**Hydrology** is the study of water on and below the earth’s surface. It is also the study of the circulation of water between the earth and the atmosphere. This infinite circulation of water is known as the **hydrologic cycle**. A basic understanding of the hydrologic cycle is an essential foundation for understanding the material presented in this course. This first section presents an overview of the hydrologic cycle, and describes some of its key components. These will later be examined at the level of stormwater modeling.

In discussing these initial concepts, we will look at key relationships between precipitation, stormwater runoff, groundwater recharge and other components of the hydrologic cycle.

**ACRONYMS**

This course uses a number of common acronyms. Those are:

NEH National Engineering Handbook

I-D-F Intensity-Duration-Frequency

NOAA National Oceanic and Atmospheric Administration

NRCS Natural Resources Conservation Service

NWS National Weather Service

SCS Soil Conservation Service (now NRCS)

**Course Content
**

The course content is contained in the following PDF file:

**A Hydrology Primer for Engineers & Hydrologists**

Please click on the above underlined hypertext to view, download or print the document for your study. Because of the large file size, we recommend that you first save the file to your computer by right clicking the mouse and choosing "Save Target As ...", and then open the file in Adobe Acrobat Reader. If you still experience any difficulty in downloading or opening this file, you may need to close some applications or reboot your computer to free up some memory.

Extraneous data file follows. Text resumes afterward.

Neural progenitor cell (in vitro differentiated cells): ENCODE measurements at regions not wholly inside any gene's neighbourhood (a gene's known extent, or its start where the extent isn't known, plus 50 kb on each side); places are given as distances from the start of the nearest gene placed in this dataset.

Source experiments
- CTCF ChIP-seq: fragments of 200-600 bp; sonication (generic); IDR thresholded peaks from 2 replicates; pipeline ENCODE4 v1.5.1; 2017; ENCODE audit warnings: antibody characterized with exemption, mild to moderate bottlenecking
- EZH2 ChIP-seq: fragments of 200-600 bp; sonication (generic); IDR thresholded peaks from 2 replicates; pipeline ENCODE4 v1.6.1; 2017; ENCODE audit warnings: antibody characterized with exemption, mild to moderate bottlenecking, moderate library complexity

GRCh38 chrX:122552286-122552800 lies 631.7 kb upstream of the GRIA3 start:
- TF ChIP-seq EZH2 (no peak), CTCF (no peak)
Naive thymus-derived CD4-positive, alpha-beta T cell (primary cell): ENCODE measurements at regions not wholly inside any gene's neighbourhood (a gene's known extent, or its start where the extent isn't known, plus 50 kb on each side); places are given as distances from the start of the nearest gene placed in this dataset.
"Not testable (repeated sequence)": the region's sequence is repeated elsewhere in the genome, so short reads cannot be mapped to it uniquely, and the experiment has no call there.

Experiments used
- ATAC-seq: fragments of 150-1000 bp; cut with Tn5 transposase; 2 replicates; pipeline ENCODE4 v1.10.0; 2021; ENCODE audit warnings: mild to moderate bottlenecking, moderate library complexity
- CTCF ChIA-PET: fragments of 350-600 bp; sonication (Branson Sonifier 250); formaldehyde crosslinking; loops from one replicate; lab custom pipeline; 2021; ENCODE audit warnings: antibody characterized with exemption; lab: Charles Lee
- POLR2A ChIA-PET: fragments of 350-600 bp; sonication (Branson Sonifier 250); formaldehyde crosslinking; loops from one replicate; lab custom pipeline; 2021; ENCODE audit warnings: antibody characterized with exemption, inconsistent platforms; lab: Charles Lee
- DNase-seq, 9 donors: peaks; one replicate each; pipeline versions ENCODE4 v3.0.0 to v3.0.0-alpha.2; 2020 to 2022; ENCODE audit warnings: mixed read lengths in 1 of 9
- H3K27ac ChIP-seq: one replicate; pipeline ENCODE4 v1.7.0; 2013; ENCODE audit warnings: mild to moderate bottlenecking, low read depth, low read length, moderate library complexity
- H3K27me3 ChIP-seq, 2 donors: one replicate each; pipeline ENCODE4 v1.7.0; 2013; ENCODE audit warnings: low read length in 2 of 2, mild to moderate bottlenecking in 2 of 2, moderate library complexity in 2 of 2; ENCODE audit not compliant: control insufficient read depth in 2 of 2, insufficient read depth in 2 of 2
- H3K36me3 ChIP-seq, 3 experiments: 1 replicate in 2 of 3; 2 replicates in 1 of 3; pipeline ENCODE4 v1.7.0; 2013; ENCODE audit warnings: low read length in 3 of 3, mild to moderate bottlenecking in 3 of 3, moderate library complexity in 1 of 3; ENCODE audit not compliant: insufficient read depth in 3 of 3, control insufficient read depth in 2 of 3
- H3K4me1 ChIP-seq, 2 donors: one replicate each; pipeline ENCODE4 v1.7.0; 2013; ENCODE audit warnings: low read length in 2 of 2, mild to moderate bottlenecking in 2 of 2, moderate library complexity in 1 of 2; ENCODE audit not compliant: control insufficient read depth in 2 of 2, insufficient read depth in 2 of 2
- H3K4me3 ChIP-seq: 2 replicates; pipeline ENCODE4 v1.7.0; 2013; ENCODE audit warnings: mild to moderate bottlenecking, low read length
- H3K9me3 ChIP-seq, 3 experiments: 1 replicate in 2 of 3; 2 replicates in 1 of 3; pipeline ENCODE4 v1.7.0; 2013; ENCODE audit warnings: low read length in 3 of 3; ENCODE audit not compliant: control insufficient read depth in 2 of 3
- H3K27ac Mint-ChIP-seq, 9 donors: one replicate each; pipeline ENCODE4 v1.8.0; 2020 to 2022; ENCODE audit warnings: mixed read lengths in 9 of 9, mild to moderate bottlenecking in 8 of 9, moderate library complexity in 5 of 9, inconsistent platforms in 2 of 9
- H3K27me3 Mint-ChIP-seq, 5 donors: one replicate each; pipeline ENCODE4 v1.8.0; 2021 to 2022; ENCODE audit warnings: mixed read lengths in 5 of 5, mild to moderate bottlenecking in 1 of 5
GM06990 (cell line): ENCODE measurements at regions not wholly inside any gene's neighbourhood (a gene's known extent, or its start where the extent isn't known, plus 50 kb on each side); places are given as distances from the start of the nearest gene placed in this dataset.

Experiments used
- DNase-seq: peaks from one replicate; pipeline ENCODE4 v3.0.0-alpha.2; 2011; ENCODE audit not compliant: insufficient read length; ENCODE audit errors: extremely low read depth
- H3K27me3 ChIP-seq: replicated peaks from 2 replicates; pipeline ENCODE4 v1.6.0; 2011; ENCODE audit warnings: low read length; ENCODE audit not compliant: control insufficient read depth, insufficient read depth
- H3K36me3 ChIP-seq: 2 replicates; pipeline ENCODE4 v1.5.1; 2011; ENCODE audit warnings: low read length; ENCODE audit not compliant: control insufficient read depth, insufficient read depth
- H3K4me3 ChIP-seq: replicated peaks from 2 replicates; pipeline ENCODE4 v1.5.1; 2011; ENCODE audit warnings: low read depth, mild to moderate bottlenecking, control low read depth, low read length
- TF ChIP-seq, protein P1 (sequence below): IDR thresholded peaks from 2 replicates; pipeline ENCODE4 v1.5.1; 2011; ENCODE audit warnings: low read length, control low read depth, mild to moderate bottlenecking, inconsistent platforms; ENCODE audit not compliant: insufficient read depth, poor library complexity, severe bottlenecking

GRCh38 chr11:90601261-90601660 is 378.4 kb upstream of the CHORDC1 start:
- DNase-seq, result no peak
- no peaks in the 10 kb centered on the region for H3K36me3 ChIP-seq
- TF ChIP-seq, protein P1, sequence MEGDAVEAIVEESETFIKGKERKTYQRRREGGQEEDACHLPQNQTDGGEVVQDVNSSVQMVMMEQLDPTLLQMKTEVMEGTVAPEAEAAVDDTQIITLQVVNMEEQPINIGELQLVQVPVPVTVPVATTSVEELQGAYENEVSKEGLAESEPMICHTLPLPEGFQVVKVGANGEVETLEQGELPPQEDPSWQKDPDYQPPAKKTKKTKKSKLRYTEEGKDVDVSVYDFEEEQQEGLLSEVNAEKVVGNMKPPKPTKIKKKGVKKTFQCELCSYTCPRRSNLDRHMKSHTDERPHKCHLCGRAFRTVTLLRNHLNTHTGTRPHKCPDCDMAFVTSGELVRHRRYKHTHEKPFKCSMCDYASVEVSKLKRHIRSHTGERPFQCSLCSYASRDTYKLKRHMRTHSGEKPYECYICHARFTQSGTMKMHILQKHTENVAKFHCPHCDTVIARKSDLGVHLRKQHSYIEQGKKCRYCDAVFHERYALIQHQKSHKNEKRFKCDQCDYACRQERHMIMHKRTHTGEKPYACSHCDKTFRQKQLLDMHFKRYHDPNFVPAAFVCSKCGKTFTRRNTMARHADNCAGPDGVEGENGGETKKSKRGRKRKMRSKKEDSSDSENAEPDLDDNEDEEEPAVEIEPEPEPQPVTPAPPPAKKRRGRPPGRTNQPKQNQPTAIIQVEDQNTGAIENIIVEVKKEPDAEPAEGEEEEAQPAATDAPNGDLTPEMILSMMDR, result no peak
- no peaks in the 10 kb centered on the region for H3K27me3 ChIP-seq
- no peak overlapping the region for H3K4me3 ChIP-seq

**Course Summary
**

Concepts discussed in the course included the variables of the hydrologic cycle, including rainfall and evaporation; precipitation; types of natural storage and infiltration; recharge and base flow; surface runoff and its iterations; peak rates of flow; rainfall definitions and characteristics; return periods and occurrence intervals; I-D-F curves; hyetographs and their uses; and hydrographs and their components.

In addition, the course covered watersheds; runoff rates and volume; NRCS hydrologic soil groups; coefficients; curve numbers; cover types; times of travel (Tt) and concentration (Tc); as well as a lengthy discussion on the differences between the Rational Method and the SCS peak flow methods (that is, TR-20 and 55). Assumptions and limitations for each method were listed in a table of comparisons.

Students completing this course are now familiar with the broad concepts and data parameters required to model storm events and design stormwater infrastructure. Many courses exist on-line that discuss the step-by-step input for this software. In addition, NRCS occasionally offers hands-on courses in the use of TR-20 and TR-55. Practice with the NRCS programs, or with commercially available packages is recommended before trying to design proposed stormwater infrastructure, as each program has limitations and peculiarities that can influence the design outcome.

**Related
Links**

NRCS Hydraulics and Hydrology

http://www.wsi.nrcs.usda.gov/products/w2q/H&H/H&H_home.html

An Interactive Web Tool for Extreme Precipitation

**Quiz**

**Once
you finish studying ****the
above course content,****
you need to
take a quiz to obtain the PDH credits**.

DISCLAIMER: The materials contained in the online course are not intended as a representation or warranty on the part of PDH Center or any other person/organization named herein. The materials are for general information only. They are not a substitute for competent professional advice. Application of this information to a specific project should be reviewed by a registered architect and/or professional engineer/surveyor. Anyone making use of the information set forth herein does so at their own risk and assumes any and all resulting liability arising therefrom.